Troll movies number a scant few, so their relative absence as a screen creature makes "Trollhunter" seem that much more fresh because God knows there's no shortage of found-footage films these days. Speaking of God, the trolls here are drawn to the blood of Christians, so if you want to investigate them further, it's not a bad idea to hire atheists or Muslims for your team. That's but one sly touch of satire in the Norwegian genre-bender, a recent festival fave.
Three college students don a camera to get to the bottom of rumored bear trouble the government denies, and "Trollhunter" is the feature-length version of some 285-ish hours of footage they left behind. Turns out, the government wasn't lying for a change: There is no bear problem.
There is, however, a troll problem. Semantics! Besides, trolls are just the stuff of fairy tales, right? So believe our young crew members until an old, jaded, sour-faced worker (Otto Jespersen) laboring in "troll management" shows them otherwise.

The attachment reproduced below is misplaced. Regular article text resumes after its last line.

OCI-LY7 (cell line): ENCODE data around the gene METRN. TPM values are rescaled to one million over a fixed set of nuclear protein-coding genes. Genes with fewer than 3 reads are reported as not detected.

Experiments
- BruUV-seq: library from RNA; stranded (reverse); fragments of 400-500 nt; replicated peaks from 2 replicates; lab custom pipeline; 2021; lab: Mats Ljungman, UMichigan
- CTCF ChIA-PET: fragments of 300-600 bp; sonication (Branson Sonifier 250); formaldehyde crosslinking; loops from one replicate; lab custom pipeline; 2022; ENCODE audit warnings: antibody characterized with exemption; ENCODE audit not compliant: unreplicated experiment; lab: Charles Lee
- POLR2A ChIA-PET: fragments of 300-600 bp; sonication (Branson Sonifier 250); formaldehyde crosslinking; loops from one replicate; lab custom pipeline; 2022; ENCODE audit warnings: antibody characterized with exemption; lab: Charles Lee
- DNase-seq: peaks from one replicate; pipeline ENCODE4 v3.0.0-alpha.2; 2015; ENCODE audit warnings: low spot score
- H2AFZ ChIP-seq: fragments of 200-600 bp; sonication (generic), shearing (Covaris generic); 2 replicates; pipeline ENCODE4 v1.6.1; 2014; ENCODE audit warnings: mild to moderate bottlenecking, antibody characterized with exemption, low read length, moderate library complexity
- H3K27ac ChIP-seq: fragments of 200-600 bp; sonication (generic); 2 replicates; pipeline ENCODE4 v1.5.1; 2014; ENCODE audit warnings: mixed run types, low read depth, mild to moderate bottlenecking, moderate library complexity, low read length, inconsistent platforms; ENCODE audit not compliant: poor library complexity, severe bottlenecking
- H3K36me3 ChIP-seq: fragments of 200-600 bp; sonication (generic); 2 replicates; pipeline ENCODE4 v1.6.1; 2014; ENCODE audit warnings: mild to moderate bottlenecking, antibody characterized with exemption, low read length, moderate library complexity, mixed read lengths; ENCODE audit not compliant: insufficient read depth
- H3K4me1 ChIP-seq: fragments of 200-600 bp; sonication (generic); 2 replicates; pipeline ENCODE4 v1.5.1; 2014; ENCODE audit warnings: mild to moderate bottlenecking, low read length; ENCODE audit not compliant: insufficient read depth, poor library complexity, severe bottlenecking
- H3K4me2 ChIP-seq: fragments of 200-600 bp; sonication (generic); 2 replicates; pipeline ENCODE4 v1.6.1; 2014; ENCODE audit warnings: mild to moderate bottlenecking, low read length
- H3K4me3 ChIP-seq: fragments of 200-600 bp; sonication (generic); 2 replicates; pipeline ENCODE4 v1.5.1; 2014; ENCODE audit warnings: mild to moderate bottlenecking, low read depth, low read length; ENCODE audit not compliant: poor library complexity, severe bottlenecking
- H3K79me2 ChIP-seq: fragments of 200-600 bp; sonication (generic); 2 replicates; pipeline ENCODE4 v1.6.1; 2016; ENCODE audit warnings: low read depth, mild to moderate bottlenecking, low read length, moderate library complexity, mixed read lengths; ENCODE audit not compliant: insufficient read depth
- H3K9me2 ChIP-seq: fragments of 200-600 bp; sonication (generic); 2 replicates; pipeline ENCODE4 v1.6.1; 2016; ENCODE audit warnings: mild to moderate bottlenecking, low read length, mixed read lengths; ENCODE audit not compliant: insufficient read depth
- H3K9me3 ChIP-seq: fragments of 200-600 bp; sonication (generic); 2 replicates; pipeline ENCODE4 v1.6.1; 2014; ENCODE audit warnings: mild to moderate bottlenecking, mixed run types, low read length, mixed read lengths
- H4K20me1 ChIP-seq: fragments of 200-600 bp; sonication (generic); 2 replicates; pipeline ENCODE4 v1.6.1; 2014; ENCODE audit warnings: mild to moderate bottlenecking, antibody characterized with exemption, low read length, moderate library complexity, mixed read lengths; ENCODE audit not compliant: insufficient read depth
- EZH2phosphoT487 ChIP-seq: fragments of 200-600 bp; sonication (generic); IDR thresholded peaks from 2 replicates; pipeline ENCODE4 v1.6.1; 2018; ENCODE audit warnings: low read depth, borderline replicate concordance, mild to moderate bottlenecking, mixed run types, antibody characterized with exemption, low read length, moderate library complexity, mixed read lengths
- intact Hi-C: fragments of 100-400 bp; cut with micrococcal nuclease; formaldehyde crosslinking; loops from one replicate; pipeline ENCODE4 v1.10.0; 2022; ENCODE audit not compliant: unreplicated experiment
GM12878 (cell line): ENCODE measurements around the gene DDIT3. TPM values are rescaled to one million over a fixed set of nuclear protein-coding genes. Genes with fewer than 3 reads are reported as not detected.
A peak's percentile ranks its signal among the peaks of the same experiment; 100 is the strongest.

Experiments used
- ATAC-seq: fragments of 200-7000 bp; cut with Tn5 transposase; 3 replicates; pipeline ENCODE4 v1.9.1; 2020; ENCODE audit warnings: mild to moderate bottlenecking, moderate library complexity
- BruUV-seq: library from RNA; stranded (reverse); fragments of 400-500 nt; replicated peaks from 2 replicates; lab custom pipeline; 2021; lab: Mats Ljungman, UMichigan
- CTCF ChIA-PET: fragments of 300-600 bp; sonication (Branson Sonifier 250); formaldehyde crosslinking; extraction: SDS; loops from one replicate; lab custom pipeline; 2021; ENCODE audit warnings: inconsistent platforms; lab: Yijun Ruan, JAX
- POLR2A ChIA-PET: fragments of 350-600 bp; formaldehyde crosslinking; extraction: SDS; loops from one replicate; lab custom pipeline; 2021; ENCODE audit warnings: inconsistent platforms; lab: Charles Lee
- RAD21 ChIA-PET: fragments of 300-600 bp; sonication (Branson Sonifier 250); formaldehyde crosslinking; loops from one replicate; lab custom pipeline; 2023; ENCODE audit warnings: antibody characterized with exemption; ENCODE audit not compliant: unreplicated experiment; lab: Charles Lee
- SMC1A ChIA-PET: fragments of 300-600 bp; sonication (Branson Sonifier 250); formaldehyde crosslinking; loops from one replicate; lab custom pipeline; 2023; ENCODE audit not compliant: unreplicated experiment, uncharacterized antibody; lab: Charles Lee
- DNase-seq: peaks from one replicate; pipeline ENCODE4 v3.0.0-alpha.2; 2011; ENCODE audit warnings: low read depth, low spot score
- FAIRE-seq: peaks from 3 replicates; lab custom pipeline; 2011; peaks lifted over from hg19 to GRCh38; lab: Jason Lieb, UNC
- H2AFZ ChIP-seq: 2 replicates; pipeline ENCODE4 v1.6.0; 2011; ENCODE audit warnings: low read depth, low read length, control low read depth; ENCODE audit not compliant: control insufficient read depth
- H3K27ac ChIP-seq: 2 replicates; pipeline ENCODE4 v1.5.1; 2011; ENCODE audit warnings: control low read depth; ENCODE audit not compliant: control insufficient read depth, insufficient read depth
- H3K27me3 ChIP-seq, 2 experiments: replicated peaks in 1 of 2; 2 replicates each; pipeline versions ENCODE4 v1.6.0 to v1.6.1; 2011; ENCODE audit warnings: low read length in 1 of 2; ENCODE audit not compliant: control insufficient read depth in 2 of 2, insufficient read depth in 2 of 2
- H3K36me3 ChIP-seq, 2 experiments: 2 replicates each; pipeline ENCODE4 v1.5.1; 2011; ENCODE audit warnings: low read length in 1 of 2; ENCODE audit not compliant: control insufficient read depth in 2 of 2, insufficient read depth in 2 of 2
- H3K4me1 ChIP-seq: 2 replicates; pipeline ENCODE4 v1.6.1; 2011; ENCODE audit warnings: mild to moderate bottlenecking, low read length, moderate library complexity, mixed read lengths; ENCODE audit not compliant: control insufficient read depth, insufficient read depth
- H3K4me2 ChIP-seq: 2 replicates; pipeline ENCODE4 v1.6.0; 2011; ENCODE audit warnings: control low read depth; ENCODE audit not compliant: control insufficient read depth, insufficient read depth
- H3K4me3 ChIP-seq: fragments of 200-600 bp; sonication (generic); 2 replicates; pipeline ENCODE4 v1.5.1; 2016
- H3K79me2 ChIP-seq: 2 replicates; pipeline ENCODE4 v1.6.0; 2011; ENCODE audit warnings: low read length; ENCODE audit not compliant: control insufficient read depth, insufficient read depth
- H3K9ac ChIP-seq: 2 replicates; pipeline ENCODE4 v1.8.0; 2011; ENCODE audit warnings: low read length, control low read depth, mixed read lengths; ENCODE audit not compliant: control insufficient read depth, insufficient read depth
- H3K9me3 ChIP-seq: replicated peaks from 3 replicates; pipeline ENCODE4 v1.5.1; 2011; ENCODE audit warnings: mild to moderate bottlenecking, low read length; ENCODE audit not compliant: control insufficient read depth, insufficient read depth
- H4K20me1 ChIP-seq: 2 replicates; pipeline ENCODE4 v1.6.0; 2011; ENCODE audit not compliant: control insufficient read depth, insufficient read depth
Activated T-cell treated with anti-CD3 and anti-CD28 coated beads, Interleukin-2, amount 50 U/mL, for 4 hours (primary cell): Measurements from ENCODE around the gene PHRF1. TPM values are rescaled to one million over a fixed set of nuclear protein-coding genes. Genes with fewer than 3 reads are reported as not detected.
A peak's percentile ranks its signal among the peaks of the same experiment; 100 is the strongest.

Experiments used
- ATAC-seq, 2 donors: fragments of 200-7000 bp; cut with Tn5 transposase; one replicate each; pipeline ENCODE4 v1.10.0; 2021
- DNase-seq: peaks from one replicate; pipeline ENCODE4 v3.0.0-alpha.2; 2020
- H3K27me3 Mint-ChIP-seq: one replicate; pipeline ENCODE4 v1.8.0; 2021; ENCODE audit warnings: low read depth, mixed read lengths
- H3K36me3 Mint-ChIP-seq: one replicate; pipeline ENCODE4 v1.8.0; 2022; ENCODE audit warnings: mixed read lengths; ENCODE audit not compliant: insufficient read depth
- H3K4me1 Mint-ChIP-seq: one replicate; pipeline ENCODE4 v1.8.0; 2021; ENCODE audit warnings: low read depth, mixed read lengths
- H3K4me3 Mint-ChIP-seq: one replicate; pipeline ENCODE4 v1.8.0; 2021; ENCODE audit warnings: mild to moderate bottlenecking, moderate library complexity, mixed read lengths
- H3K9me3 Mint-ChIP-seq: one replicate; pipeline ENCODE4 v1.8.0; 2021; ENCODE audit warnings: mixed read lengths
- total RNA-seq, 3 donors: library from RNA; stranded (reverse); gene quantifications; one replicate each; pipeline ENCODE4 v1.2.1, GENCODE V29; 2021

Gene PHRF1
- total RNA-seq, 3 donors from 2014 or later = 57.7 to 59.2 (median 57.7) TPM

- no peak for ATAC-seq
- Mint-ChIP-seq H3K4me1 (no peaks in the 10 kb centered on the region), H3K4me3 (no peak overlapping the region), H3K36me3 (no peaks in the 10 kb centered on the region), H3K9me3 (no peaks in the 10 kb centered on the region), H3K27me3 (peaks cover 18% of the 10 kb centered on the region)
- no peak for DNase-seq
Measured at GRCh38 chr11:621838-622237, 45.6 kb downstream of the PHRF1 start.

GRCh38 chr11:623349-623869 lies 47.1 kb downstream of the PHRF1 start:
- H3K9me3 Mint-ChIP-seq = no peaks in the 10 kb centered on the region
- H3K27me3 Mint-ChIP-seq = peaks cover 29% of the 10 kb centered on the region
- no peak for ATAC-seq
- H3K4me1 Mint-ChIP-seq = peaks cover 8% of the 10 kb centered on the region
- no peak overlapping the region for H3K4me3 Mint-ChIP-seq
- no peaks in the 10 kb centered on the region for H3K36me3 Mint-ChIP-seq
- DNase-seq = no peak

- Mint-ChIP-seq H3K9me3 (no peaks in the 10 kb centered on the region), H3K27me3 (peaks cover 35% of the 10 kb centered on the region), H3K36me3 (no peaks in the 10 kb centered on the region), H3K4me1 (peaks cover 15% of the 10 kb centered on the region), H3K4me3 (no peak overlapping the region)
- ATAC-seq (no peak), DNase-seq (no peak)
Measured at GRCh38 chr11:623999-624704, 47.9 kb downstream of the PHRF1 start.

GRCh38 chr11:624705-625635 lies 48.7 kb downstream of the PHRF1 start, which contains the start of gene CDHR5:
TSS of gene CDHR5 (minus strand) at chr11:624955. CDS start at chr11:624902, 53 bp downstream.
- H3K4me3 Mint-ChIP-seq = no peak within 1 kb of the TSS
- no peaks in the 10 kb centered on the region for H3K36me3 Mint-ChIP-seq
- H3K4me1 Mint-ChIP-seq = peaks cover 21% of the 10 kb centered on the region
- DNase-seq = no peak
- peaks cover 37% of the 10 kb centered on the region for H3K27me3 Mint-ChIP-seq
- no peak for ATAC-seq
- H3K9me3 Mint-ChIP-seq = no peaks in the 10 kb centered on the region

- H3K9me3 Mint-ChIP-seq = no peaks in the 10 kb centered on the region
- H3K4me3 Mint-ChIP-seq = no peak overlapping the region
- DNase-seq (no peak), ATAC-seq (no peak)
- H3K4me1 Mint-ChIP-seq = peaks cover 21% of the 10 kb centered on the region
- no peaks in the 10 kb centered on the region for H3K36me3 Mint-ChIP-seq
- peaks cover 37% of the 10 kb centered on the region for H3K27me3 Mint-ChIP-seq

As his character schools them (and us), there are two major kinds of trolls: mountain and woodland. They can live to see their 1,200th birthday. The older they get, the more heads they sprout. They will eat anything. They sport comically phallic noses. They can be killed by camera flashes and other sudden bursts of light, which turns them to stone, à la Medusa. Thanks, vitamin D deficiency!
Writer/director André Øvredal's sophomore effort is vastly creative, like a far less brooding "Cloverfield" played more for laughs than thrills. Although it takes its time too long, I believe to show a troll, it doesn't skimp on them from then on. That slow start gives way to a livelier back half, even if repetition does, inevitably, set in.
That's why the small handful of the disc's deleted scenes is nothing special not even the one labeled "Troll Hairballs"! The movie itself is special enough just for sheer novelty of subject; it's not as if it breaks new storytelling ground. For a potentially mind-blowing double feature of monster movies made far outside Hollywood's influence, ideas and ideals, pair with another recent Magnet release, the superior "Monsters." Rod Lott